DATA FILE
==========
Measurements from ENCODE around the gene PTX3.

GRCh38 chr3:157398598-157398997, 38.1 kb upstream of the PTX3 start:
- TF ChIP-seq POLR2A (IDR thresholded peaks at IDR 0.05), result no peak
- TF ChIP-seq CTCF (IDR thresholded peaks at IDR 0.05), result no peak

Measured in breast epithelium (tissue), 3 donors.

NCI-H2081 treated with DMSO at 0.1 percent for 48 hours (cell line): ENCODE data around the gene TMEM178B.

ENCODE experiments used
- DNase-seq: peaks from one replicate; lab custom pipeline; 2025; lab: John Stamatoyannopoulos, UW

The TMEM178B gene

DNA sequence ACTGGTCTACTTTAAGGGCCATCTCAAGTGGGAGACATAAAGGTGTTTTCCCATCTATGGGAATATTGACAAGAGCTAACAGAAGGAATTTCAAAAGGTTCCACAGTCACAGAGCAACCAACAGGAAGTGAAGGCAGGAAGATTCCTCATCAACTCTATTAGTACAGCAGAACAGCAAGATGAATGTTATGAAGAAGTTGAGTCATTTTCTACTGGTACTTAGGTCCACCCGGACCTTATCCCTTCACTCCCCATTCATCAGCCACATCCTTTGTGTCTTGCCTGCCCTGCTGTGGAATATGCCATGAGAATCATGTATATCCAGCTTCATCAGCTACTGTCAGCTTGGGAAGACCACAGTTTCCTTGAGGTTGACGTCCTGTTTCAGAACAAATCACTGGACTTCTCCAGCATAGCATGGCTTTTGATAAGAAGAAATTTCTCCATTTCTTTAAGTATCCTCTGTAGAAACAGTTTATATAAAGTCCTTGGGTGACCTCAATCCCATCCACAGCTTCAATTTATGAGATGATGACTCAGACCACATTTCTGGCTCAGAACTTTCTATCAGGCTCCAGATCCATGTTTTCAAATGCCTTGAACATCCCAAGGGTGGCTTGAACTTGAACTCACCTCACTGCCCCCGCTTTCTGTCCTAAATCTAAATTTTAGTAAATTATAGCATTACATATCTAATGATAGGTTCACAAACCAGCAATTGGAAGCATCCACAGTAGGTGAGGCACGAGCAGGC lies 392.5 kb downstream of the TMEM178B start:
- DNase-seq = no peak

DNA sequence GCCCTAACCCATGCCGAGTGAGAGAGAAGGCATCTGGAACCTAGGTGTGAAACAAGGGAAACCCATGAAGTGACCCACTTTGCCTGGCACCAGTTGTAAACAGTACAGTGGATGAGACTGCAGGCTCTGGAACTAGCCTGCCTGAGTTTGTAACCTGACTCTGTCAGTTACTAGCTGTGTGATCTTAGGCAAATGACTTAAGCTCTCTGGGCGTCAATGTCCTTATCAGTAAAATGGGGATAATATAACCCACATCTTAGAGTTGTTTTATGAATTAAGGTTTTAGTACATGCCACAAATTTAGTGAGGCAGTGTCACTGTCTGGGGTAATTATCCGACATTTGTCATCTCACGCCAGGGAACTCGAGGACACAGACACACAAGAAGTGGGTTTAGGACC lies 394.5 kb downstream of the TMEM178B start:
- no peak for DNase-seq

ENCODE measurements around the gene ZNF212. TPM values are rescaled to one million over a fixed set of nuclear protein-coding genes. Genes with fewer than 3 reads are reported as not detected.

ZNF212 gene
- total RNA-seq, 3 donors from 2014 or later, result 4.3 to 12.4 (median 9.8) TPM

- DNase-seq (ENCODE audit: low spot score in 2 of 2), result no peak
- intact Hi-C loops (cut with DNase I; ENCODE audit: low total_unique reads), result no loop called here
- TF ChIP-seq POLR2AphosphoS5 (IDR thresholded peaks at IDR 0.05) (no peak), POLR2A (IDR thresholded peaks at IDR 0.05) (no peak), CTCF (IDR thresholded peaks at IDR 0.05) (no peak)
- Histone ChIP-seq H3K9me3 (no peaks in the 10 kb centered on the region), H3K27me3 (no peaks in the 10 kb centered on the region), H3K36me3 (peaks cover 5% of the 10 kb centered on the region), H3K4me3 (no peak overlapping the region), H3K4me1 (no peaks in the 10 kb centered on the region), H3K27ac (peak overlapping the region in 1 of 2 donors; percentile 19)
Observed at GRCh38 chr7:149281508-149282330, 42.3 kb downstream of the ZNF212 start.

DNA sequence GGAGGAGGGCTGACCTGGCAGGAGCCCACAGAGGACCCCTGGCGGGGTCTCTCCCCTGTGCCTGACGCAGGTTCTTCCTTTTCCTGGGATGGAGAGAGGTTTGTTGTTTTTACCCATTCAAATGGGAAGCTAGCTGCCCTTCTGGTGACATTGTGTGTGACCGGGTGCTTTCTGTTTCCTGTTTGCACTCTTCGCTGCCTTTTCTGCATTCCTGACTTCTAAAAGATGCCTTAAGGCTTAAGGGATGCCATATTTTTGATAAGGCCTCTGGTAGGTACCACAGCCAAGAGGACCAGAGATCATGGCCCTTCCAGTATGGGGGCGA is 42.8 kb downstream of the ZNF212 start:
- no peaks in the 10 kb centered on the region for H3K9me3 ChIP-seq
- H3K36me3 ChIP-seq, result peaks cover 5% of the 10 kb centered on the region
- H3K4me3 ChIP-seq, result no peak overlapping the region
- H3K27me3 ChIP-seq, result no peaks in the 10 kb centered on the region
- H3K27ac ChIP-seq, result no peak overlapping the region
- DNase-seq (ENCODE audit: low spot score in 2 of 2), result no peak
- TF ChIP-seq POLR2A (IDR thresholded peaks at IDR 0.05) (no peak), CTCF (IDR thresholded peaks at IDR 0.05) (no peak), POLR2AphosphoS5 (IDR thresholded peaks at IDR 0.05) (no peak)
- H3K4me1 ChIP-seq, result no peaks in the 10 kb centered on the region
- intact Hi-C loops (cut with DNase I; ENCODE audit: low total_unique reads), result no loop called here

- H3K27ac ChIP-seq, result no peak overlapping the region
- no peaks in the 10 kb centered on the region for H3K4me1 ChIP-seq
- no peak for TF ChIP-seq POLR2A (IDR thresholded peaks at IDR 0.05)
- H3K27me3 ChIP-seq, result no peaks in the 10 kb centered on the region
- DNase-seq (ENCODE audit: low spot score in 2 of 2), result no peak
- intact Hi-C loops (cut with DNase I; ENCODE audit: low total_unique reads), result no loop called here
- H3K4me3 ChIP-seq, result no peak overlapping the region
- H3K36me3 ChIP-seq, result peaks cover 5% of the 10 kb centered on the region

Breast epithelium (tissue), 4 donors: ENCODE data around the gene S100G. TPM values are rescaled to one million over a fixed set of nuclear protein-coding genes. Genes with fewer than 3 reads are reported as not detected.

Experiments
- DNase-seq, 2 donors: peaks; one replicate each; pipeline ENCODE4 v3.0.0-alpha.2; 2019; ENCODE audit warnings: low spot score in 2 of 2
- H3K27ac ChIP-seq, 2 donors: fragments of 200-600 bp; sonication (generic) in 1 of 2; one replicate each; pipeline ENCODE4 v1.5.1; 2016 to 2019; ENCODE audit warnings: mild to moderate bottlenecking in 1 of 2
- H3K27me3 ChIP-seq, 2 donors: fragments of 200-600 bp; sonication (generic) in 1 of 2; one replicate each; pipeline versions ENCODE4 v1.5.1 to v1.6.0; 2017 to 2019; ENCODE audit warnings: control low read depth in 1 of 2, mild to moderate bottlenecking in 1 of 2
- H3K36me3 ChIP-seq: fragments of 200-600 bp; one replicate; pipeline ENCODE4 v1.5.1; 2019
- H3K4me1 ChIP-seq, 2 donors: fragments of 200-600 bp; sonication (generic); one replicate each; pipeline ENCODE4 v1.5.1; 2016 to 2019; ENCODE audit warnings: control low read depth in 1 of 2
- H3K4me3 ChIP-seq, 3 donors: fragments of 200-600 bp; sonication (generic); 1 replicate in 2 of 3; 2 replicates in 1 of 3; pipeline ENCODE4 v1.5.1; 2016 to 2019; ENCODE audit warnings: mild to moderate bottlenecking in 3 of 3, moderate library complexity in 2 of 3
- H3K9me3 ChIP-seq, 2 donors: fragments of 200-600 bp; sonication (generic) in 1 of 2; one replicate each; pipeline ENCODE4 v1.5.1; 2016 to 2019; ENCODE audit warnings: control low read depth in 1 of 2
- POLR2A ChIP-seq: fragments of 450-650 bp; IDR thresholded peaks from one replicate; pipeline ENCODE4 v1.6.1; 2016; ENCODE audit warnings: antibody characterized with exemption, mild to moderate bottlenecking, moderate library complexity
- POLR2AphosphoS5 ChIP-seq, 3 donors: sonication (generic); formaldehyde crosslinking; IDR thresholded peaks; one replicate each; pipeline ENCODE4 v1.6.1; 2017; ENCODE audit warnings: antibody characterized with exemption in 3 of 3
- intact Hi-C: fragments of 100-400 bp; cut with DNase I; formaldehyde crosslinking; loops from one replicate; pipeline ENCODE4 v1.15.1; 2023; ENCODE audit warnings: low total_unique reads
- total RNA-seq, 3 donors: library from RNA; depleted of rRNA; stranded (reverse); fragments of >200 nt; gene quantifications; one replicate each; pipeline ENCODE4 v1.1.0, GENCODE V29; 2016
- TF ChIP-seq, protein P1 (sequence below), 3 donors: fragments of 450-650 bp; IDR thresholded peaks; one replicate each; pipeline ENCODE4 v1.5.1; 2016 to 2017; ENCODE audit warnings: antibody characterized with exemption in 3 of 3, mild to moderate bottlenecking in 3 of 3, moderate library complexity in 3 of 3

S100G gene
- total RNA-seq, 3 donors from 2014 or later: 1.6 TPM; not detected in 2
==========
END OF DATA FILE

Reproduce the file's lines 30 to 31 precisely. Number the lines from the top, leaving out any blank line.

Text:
- H3K4me1 ChIP-seq, result no peaks in the 10 kb centered on the region
- intact Hi-C loops (cut with DNase I; ENCODE audit: low total_unique reads), result no loop called here